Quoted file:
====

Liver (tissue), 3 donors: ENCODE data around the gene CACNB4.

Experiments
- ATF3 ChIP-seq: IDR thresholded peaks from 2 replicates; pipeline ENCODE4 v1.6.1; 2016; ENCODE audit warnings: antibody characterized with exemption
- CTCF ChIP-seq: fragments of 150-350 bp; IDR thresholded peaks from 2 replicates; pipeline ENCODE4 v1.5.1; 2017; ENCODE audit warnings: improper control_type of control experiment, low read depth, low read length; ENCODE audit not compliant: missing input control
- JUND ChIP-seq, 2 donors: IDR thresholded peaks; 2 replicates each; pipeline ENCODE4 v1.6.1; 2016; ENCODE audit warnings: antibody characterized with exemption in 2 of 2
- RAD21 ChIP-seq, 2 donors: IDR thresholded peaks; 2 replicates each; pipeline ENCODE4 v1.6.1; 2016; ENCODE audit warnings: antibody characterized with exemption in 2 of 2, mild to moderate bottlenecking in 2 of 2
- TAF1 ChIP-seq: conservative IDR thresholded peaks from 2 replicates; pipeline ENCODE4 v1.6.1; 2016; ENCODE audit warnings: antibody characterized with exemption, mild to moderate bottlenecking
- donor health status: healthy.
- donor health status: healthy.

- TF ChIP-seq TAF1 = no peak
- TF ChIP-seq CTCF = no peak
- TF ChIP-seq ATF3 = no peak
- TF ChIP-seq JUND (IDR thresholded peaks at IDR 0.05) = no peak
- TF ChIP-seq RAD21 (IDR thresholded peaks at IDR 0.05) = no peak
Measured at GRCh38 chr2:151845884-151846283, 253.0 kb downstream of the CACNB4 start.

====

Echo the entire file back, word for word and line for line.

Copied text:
Liver (tissue), 3 donors: ENCODE data around the gene CACNB4.

Experiments
- ATF3 ChIP-seq: IDR thresholded peaks from 2 replicates; pipeline ENCODE4 v1.6.1; 2016; ENCODE audit warnings: antibody characterized with exemption
- CTCF ChIP-seq: fragments of 150-350 bp; IDR thresholded peaks from 2 replicates; pipeline ENCODE4 v1.5.1; 2017; ENCODE audit warnings: improper control_type of control experiment, low read depth, low read length; ENCODE audit not compliant: missing input control
- JUND ChIP-seq, 2 donors: IDR thresholded peaks; 2 replicates each; pipeline ENCODE4 v1.6.1; 2016; ENCODE audit warnings: antibody characterized with exemption in 2 of 2
- RAD21 ChIP-seq, 2 donors: IDR thresholded peaks; 2 replicates each; pipeline ENCODE4 v1.6.1; 2016; ENCODE audit warnings: antibody characterized with exemption in 2 of 2, mild to moderate bottlenecking in 2 of 2
- TAF1 ChIP-seq: conservative IDR thresholded peaks from 2 replicates; pipeline ENCODE4 v1.6.1; 2016; ENCODE audit warnings: antibody characterized with exemption, mild to moderate bottlenecking
- donor health status: healthy.
- donor health status: healthy.

- TF ChIP-seq TAF1 = no peak
- TF ChIP-seq CTCF = no peak
- TF ChIP-seq ATF3 = no peak
- TF ChIP-seq JUND (IDR thresholded peaks at IDR 0.05) = no peak
- TF ChIP-seq RAD21 (IDR thresholded peaks at IDR 0.05) = no peak
Measured at GRCh38 chr2:151845884-151846283, 253.0 kb downstream of the CACNB4 start.